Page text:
Taxonomy of technological risks: when things fail badly


10 Responses to “Taxonomy of technological risks: when things fail badly”

  1. KBert says:

    Or excuse creator; let’s see, where do I point the finger this time?

  2. It’s missing “5. Failure modes that are not in this table”

    • AnthonyC says:

      Watch your self-reference, there.
      2 possibilities.
      1) There are no such failure modes, in which case there is no reason to include point 5.
      2) There are failure modes not found in 1-4. In this case 5. means these failure modes *are* on the table, in 5. So again, 5. indicates an empty set.

      Maybe you should say “5. Other failure modes.” instead.

  3. This table could apply to most kinds of system. Mitigations should cover everything here, plus everything in 5 (as mentioned above).

  4. Where do premonitions fit into this taxonomy!

  5. lknope says:

    On the human side:  what is the difference between a mistake and an error?

    • Little John says:

      An error is when you leave something out. A mistake is when you forget to include it.

      I hope this clarifies all of 1.1 for you.


      • lknope says:

        On the contrary:

        If that is the case, what is the difference between a mistake and an omission?

        • gd23 says:

          1.1.1 mistake—individual with knowledge of the correct procedure accidentally taking incorrect action
          1.1.2 error—individual without knowledge of the correct procedure taking incorrect action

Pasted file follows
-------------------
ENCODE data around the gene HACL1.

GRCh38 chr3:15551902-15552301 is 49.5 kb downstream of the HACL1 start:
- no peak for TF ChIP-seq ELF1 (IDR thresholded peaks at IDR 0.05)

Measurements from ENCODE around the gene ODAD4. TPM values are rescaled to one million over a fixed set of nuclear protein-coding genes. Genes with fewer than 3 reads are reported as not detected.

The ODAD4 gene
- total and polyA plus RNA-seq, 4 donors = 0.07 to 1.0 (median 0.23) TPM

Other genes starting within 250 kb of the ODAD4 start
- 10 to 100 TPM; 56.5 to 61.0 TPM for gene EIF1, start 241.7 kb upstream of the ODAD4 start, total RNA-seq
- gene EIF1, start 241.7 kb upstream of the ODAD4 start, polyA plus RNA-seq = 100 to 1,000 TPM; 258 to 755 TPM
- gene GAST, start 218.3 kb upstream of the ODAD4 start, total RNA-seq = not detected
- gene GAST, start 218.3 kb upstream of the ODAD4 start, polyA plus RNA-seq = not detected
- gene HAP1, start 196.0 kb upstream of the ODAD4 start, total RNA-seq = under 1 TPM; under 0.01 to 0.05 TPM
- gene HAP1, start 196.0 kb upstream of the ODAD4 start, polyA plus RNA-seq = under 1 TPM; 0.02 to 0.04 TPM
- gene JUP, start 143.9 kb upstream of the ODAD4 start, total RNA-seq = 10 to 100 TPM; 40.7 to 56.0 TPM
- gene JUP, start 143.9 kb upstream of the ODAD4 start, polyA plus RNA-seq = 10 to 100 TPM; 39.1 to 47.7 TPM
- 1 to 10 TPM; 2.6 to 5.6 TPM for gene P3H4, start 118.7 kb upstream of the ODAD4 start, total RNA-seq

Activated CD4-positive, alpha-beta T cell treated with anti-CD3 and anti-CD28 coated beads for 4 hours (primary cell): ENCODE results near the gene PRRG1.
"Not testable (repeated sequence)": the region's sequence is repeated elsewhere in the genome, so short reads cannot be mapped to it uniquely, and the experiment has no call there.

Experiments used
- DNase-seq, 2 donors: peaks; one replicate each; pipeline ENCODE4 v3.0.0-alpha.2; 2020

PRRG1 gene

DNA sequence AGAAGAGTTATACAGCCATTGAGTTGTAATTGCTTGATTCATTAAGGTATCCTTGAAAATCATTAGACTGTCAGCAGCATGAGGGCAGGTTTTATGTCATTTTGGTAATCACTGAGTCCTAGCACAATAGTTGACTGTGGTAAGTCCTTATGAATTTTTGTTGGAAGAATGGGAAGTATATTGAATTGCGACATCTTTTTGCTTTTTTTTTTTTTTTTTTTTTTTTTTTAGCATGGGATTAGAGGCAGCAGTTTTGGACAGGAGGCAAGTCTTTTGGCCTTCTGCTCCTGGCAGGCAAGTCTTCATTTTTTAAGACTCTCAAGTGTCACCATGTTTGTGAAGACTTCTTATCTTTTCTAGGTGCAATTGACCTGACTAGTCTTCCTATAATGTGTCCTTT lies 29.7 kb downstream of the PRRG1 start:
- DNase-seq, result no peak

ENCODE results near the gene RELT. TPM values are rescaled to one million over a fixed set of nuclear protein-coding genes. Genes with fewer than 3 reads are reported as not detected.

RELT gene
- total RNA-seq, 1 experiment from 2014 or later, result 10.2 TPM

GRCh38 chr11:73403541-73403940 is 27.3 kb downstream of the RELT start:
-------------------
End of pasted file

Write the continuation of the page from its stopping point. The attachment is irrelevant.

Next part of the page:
1.1.3 omission—individual not taking a known correct action often due to hasty performance of a

          I wonder what failure to RTFM falls under.

  6. erin jones says:

    Hmm, I had a science teacher in 7th grade who was fond of peppering us with his favorite koan-like aphorisms. If a kid questioned an equation or something on the board, Mr. Archer would run through the exact steps that one takes to arrive at the equation. Or he would list the history of the evolution of the topic in question, all at the speed of a machine gun wielded by a soldier who really knows how to use his gun, firing in controlled bursts. Then he would conclude with “My mistake, your error.”

    We all loved him very much (including the jocks who hated every teacher) and feared him as well. Actually, it’s more accurate to say that we were in awe of him. In other words, he was an excellent teacher.He was a phenomenal man: 4′ 10” on a good day and he wore lifts and Cuban Heels (with a lab coat), quite the dandy, he sported a 17th century Dutch small spade beard and luxurious, auburn, highly waxed moustaches. He also had a blazing, dessicate wit. His phrase puzzles me to this day.What on earth was he trying to say?

    (edit: I think perhaps Little John’s offering helps me a bit.)

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